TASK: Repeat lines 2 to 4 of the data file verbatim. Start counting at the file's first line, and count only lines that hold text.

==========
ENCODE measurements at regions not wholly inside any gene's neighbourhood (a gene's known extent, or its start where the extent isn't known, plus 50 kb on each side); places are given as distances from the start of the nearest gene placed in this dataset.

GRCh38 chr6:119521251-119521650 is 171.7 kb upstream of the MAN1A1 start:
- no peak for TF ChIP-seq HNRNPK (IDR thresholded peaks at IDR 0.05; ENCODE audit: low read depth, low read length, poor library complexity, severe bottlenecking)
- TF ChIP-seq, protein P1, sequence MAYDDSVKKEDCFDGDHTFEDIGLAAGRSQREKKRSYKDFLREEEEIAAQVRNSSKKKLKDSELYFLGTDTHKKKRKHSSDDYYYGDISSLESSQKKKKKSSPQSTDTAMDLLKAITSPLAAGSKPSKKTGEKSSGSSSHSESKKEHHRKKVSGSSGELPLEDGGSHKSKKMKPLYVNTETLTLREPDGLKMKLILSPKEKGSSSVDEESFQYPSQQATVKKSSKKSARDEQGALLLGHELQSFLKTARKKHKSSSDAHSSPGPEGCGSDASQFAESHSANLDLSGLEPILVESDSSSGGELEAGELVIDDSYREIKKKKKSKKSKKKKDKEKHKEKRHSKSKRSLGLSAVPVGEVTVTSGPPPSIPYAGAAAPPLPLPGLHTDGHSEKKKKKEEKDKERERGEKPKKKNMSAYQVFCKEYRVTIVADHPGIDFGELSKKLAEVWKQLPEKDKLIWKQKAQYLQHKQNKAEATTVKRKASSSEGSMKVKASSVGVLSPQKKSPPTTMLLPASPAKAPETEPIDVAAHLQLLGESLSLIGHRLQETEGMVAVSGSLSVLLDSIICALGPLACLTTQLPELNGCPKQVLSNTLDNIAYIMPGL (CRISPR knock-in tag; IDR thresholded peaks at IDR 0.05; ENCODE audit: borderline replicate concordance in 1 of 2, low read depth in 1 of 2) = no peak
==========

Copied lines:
GRCh38 chr6:119521251-119521650 is 171.7 kb upstream of the MAN1A1 start:
- no peak for TF ChIP-seq HNRNPK (IDR thresholded peaks at IDR 0.05; ENCODE audit: low read depth, low read length, poor library complexity, severe bottlenecking)
- TF ChIP-seq, protein P1, sequence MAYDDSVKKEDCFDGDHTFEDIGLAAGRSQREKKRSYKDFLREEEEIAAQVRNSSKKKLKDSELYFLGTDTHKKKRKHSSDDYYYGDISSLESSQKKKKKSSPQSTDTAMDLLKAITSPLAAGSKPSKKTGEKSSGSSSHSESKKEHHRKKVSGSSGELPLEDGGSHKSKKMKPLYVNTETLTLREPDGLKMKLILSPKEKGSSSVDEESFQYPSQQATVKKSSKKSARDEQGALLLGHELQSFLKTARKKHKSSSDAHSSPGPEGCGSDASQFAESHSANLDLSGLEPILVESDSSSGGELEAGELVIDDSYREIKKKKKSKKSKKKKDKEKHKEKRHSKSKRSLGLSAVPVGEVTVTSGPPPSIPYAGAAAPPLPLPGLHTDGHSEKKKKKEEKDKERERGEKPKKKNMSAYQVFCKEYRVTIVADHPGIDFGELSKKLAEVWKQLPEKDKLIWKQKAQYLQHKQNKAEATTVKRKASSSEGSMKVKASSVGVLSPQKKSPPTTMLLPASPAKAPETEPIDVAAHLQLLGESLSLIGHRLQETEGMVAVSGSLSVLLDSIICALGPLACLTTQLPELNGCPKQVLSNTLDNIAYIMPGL (CRISPR knock-in tag; IDR thresholded peaks at IDR 0.05; ENCODE audit: borderline replicate concordance in 1 of 2, low read depth in 1 of 2) = no peak